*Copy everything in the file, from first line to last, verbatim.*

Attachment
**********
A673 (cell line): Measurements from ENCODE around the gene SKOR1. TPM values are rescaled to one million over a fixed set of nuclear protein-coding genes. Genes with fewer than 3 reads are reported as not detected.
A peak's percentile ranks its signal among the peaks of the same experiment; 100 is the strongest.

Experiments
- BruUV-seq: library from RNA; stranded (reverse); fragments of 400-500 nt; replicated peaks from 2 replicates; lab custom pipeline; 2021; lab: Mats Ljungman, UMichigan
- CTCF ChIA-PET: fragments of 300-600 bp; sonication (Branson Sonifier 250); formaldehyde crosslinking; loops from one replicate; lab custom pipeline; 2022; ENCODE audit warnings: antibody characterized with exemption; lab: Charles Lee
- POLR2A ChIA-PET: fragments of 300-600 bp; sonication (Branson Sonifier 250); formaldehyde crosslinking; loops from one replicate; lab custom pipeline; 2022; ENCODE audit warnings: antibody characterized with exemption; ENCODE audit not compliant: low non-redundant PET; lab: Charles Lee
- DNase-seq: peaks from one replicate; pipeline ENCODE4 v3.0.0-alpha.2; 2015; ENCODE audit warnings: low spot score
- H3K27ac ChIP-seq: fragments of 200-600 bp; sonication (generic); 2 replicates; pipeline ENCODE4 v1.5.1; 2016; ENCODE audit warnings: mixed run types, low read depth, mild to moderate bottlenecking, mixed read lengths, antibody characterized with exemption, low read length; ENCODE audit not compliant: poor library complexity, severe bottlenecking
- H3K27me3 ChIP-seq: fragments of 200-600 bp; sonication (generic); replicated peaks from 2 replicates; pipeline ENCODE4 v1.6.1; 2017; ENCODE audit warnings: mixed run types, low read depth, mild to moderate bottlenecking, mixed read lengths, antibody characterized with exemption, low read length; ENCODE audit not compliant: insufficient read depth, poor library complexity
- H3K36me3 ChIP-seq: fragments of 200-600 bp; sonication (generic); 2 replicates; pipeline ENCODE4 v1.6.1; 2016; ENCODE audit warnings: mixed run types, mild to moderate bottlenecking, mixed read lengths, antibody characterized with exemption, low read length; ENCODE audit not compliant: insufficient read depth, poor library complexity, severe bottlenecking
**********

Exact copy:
A673 (cell line): Measurements from ENCODE around the gene SKOR1. TPM values are rescaled to one million over a fixed set of nuclear protein-coding genes. Genes with fewer than 3 reads are reported as not detected.
A peak's percentile ranks its signal among the peaks of the same experiment; 100 is the strongest.

Experiments
- BruUV-seq: library from RNA; stranded (reverse); fragments of 400-500 nt; replicated peaks from 2 replicates; lab custom pipeline; 2021; lab: Mats Ljungman, UMichigan
- CTCF ChIA-PET: fragments of 300-600 bp; sonication (Branson Sonifier 250); formaldehyde crosslinking; loops from one replicate; lab custom pipeline; 2022; ENCODE audit warnings: antibody characterized with exemption; lab: Charles Lee
- POLR2A ChIA-PET: fragments of 300-600 bp; sonication (Branson Sonifier 250); formaldehyde crosslinking; loops from one replicate; lab custom pipeline; 2022; ENCODE audit warnings: antibody characterized with exemption; ENCODE audit not compliant: low non-redundant PET; lab: Charles Lee
- DNase-seq: peaks from one replicate; pipeline ENCODE4 v3.0.0-alpha.2; 2015; ENCODE audit warnings: low spot score
- H3K27ac ChIP-seq: fragments of 200-600 bp; sonication (generic); 2 replicates; pipeline ENCODE4 v1.5.1; 2016; ENCODE audit warnings: mixed run types, low read depth, mild to moderate bottlenecking, mixed read lengths, antibody characterized with exemption, low read length; ENCODE audit not compliant: poor library complexity, severe bottlenecking
- H3K27me3 ChIP-seq: fragments of 200-600 bp; sonication (generic); replicated peaks from 2 replicates; pipeline ENCODE4 v1.6.1; 2017; ENCODE audit warnings: mixed run types, low read depth, mild to moderate bottlenecking, mixed read lengths, antibody characterized with exemption, low read length; ENCODE audit not compliant: insufficient read depth, poor library complexity
- H3K36me3 ChIP-seq: fragments of 200-600 bp; sonication (generic); 2 replicates; pipeline ENCODE4 v1.6.1; 2016; ENCODE audit warnings: mixed run types, mild to moderate bottlenecking, mixed read lengths, antibody characterized with exemption, low read length; ENCODE audit not compliant: insufficient read depth, poor library complexity, severe bottlenecking